The EPA grant is the largest of six national grants awarded by the EPA's Targeted Watershed Capacity Building Program. Located in Fort Collins, TWP has worked with small groups internationally to help conserve and manage natural resources since 1998. "There are roundtables around the state that are dealing with water issues," said Jim Webster, director of Watershed Protection at TWP. "They are an important mechanism to the state." Webster said watershed organizations are usually grassroots organizations of local community members helping to clean and conserve water bodies that have few financial resources. "We're really assistance to the service arm," Webster said. The grant also will help TWP provide education on water quality issues and water monitoring techniques. Colorado Watershed Assembly, a coalition of more than 55 watershed groups in Colorado, will also work in collaboration with TWP.

Because the EPA is mostly concerned with water quality, the grant will be applied to helping grassroots organizations clean up rivers and other bodies of water, Webster said. While Webster knows the grant will go toward helping groups in Montana, Utah, South Dakota, Wyoming and Colorado, which collectively are known as the Headwaters Region, TWP has not selected the particular watershed organizations.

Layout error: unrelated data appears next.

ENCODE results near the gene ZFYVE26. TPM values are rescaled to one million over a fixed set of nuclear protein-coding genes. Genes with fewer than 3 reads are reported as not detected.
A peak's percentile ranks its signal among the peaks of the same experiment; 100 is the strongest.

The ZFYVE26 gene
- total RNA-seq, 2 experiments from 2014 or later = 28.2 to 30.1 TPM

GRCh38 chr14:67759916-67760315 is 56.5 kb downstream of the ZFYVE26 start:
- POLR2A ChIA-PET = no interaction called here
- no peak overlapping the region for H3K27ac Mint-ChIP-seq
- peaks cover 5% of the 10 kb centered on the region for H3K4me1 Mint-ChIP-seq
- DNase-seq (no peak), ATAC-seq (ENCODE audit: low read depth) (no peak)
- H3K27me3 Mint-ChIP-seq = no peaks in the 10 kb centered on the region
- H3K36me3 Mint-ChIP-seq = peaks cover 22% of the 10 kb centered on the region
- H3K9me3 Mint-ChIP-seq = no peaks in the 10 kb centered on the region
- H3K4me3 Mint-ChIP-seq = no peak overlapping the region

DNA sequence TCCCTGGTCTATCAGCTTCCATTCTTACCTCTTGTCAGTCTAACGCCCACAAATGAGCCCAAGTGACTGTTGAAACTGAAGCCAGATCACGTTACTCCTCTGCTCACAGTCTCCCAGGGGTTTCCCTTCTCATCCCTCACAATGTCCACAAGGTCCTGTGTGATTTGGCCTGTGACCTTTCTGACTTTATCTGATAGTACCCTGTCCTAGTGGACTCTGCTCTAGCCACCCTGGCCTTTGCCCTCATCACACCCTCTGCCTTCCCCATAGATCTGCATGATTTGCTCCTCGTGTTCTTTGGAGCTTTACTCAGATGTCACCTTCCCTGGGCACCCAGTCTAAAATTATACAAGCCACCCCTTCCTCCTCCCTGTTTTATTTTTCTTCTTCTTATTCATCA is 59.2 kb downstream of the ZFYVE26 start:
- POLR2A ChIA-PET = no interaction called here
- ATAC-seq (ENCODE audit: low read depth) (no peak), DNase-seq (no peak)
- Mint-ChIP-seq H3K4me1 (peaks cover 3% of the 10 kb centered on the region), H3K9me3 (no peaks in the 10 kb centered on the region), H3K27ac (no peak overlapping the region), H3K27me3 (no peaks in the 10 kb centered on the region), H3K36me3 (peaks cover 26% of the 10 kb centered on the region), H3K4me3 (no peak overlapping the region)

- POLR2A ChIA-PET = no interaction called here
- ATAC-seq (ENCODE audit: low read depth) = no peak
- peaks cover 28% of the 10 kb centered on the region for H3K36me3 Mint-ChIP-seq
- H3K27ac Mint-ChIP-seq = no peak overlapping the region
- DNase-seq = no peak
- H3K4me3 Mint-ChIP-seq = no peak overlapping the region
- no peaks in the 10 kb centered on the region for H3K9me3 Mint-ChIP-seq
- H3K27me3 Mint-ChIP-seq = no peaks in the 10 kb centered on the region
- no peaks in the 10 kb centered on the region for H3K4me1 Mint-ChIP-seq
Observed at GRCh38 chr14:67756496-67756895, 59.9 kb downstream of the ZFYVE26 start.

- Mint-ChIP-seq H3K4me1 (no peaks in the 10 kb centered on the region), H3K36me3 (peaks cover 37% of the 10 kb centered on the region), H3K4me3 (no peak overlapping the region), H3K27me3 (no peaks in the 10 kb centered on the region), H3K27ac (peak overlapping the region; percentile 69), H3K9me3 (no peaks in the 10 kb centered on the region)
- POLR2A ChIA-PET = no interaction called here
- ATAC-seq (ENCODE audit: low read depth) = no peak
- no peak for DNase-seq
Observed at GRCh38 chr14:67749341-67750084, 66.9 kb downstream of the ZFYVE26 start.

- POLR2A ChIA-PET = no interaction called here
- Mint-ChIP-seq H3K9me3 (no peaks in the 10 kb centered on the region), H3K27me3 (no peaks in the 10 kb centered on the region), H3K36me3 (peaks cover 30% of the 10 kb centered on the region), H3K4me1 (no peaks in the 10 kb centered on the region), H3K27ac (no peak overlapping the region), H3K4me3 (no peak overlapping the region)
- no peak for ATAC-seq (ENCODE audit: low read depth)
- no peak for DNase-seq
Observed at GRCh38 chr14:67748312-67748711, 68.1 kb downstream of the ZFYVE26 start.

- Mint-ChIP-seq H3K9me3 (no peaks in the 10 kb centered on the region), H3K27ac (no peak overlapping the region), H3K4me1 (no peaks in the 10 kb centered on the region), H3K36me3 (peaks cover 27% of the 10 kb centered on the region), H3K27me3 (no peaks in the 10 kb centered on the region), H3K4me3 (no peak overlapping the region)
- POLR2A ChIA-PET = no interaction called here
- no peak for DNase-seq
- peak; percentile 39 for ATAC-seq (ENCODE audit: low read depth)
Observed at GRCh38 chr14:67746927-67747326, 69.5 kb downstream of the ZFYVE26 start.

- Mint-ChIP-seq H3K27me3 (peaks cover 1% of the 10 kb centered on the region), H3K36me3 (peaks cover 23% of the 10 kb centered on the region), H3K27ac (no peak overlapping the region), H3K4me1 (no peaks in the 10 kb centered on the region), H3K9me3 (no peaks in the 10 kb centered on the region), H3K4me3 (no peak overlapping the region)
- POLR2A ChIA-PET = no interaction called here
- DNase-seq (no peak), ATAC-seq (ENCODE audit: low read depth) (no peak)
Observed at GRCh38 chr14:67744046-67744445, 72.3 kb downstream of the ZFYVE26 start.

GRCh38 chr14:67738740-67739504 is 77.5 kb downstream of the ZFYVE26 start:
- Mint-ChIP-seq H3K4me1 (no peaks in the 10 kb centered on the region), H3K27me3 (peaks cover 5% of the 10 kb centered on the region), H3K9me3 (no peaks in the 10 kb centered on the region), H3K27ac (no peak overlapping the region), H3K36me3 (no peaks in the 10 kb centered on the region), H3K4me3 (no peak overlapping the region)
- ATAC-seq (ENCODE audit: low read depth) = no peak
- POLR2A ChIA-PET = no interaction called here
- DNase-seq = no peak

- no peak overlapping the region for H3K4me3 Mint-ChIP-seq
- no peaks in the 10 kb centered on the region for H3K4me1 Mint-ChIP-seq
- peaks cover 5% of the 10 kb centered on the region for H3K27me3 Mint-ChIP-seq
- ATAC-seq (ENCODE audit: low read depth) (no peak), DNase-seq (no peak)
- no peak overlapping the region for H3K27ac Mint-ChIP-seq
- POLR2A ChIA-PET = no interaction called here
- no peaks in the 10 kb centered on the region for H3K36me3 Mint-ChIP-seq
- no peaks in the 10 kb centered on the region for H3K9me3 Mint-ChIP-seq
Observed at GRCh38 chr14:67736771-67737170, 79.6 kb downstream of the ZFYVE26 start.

Category: Colorado Water

11:02:39 AM    

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Here's a report from the National Summit of Mining Communities up in Leadville on Tuesday, from The Summit Daily News (free registration required). From the article:

Communities like Summit County which have been hard-hit by environmental degradation from abandoned mines advocated for reform of the Clean Water Act during the National Summit of Mining Communities Tuesday in Leadville. The bedrock federal law makes it tough for volunteers to tackle remediation at many polluted mine sites without taking on crippling liability, said Bill Simon, coordinator for the Animas River Stakeholder Group. Stringent provisions in the Clean Water Act can pin perpetual liability on any group that fiddles with tainted water seeping from old mine workings, Simon explained.

Along with the strict water quality provisions, the Clean Water Act also opens the door for "third party" lawsuits against dischargers, a provision that had the unintended consequence of blocking community-based organizations who would have to assume responsibility for the site the minute they start working. In the early 1990s, the U.S. Supreme Court reinforced the water quality and permitting provisions of the Clean Water Act in a case involving pollution from an abandoned mine in California. "The result was a cessation of (volunteer) cleanups," Simon said. Since then, various proposals for amending the Clean Water Act have bubbled up in Congress nearly every year, but so far, none have passed. According to Simon, opposition from the environmental community, including national groups like the Sierra Club, has been a major stumbling block. Those groups don't want to tinker with the Clean Water Act at all...